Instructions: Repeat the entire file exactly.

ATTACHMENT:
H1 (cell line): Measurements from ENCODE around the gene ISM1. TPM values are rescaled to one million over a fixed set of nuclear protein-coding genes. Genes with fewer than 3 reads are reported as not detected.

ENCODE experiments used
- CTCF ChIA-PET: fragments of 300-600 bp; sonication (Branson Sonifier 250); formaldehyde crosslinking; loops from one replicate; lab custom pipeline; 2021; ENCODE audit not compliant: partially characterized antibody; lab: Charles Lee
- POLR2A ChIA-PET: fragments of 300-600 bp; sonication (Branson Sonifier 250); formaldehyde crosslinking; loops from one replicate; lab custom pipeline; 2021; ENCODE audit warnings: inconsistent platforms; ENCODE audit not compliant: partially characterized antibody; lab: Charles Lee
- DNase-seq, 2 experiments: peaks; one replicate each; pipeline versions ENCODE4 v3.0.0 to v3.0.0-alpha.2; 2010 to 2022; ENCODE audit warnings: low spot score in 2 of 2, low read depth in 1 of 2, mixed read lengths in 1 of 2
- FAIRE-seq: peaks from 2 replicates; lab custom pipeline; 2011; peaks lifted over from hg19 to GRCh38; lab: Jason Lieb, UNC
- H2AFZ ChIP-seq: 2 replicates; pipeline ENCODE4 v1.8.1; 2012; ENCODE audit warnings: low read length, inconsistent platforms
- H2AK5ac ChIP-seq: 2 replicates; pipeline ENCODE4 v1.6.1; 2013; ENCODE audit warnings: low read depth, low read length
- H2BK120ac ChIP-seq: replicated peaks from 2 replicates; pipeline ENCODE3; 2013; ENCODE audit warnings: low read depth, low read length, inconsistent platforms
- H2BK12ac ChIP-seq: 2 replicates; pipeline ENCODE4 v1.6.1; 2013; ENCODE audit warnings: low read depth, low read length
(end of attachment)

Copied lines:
H1 (cell line): Measurements from ENCODE around the gene ISM1. TPM values are rescaled to one million over a fixed set of nuclear protein-coding genes. Genes with fewer than 3 reads are reported as not detected.

ENCODE experiments used
- CTCF ChIA-PET: fragments of 300-600 bp; sonication (Branson Sonifier 250); formaldehyde crosslinking; loops from one replicate; lab custom pipeline; 2021; ENCODE audit not compliant: partially characterized antibody; lab: Charles Lee
- POLR2A ChIA-PET: fragments of 300-600 bp; sonication (Branson Sonifier 250); formaldehyde crosslinking; loops from one replicate; lab custom pipeline; 2021; ENCODE audit warnings: inconsistent platforms; ENCODE audit not compliant: partially characterized antibody; lab: Charles Lee
- DNase-seq, 2 experiments: peaks; one replicate each; pipeline versions ENCODE4 v3.0.0 to v3.0.0-alpha.2; 2010 to 2022; ENCODE audit warnings: low spot score in 2 of 2, low read depth in 1 of 2, mixed read lengths in 1 of 2
- FAIRE-seq: peaks from 2 replicates; lab custom pipeline; 2011; peaks lifted over from hg19 to GRCh38; lab: Jason Lieb, UNC
- H2AFZ ChIP-seq: 2 replicates; pipeline ENCODE4 v1.8.1; 2012; ENCODE audit warnings: low read length, inconsistent platforms
- H2AK5ac ChIP-seq: 2 replicates; pipeline ENCODE4 v1.6.1; 2013; ENCODE audit warnings: low read depth, low read length
- H2BK120ac ChIP-seq: replicated peaks from 2 replicates; pipeline ENCODE3; 2013; ENCODE audit warnings: low read depth, low read length, inconsistent platforms
- H2BK12ac ChIP-seq: 2 replicates; pipeline ENCODE4 v1.6.1; 2013; ENCODE audit warnings: low read depth, low read length